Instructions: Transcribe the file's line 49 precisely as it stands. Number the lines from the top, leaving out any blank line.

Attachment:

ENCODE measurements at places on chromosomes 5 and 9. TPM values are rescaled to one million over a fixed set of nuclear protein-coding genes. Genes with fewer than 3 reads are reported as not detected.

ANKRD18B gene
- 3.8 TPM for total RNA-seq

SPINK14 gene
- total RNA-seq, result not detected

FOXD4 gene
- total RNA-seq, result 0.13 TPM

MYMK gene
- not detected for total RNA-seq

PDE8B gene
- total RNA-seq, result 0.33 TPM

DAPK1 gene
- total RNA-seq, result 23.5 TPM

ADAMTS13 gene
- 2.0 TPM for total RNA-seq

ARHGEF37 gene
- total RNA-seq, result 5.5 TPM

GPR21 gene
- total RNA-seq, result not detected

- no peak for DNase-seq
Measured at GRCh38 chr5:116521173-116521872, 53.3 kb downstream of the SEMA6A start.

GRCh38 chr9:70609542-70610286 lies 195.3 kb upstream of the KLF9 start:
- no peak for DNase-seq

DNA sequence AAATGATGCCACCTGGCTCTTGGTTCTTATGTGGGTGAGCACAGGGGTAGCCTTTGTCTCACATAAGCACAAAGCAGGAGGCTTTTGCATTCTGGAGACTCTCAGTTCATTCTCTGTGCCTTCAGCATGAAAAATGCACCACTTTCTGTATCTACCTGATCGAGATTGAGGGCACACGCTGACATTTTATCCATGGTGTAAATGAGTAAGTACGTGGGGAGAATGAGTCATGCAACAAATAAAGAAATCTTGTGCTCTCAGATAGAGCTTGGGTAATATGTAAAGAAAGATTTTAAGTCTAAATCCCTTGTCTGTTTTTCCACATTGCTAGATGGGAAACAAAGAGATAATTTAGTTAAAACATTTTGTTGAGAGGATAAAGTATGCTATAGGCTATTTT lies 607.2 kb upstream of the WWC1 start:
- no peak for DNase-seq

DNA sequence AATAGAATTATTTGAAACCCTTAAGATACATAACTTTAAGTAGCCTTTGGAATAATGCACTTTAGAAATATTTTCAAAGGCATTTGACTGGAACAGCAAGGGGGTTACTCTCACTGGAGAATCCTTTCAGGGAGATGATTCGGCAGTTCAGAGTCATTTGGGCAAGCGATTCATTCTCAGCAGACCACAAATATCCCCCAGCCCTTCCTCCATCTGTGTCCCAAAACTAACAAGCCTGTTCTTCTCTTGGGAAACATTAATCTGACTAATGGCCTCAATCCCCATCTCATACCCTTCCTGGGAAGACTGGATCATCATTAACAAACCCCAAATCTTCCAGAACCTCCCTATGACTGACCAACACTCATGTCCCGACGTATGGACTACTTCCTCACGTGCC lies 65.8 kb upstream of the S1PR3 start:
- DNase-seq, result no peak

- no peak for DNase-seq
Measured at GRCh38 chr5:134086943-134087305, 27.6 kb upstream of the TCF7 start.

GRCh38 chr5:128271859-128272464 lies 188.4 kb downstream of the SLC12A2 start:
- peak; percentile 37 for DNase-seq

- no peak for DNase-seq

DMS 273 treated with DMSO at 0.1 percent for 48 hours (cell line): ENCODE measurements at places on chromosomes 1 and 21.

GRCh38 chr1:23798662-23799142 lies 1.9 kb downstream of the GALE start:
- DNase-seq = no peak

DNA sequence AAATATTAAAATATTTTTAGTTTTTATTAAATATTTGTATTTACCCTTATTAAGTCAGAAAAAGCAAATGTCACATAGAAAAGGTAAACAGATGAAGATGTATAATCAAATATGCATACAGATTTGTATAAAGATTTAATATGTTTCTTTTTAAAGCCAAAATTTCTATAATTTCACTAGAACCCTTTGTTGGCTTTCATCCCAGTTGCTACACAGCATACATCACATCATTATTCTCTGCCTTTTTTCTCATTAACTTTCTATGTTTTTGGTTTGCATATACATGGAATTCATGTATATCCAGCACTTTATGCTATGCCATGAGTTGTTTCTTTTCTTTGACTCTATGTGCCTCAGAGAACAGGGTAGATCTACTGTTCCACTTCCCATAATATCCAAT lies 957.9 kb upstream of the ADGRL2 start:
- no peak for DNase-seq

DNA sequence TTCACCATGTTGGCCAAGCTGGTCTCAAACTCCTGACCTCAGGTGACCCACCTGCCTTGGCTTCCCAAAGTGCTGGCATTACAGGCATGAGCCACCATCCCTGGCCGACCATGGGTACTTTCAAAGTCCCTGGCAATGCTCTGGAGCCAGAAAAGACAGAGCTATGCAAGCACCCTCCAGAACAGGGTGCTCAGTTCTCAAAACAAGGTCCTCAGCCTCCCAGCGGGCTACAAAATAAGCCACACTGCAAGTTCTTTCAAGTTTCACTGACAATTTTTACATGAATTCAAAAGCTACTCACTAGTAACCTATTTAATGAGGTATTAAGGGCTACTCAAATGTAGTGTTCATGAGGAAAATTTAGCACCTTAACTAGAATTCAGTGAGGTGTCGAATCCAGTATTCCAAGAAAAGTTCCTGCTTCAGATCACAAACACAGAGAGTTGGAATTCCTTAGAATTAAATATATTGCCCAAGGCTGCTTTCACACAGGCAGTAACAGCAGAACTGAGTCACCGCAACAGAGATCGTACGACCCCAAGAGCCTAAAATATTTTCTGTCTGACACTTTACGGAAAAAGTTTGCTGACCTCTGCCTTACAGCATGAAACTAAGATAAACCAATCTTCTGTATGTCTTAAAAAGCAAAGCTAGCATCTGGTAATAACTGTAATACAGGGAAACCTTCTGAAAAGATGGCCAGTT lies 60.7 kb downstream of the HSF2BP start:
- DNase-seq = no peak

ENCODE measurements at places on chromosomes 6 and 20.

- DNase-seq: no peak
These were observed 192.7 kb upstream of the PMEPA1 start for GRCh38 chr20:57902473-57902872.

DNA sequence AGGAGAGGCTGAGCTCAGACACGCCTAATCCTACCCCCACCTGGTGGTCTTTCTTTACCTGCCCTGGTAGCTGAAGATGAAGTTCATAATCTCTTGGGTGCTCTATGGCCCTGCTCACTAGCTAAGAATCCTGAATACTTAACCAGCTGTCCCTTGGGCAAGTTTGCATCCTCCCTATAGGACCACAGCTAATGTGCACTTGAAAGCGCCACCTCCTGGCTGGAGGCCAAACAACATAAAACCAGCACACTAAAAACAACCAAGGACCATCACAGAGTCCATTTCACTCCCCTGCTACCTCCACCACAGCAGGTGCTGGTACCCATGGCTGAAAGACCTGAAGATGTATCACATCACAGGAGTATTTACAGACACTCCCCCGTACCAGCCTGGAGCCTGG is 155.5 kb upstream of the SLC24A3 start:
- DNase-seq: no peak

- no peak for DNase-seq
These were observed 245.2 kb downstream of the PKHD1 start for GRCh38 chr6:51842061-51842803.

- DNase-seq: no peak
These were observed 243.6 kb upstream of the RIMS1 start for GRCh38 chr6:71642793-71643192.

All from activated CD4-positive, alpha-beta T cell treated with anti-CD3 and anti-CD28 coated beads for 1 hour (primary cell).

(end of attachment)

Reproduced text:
All from activated CD4-positive, alpha-beta T cell treated with anti-CD3 and anti-CD28 coated beads for 1 hour (primary cell).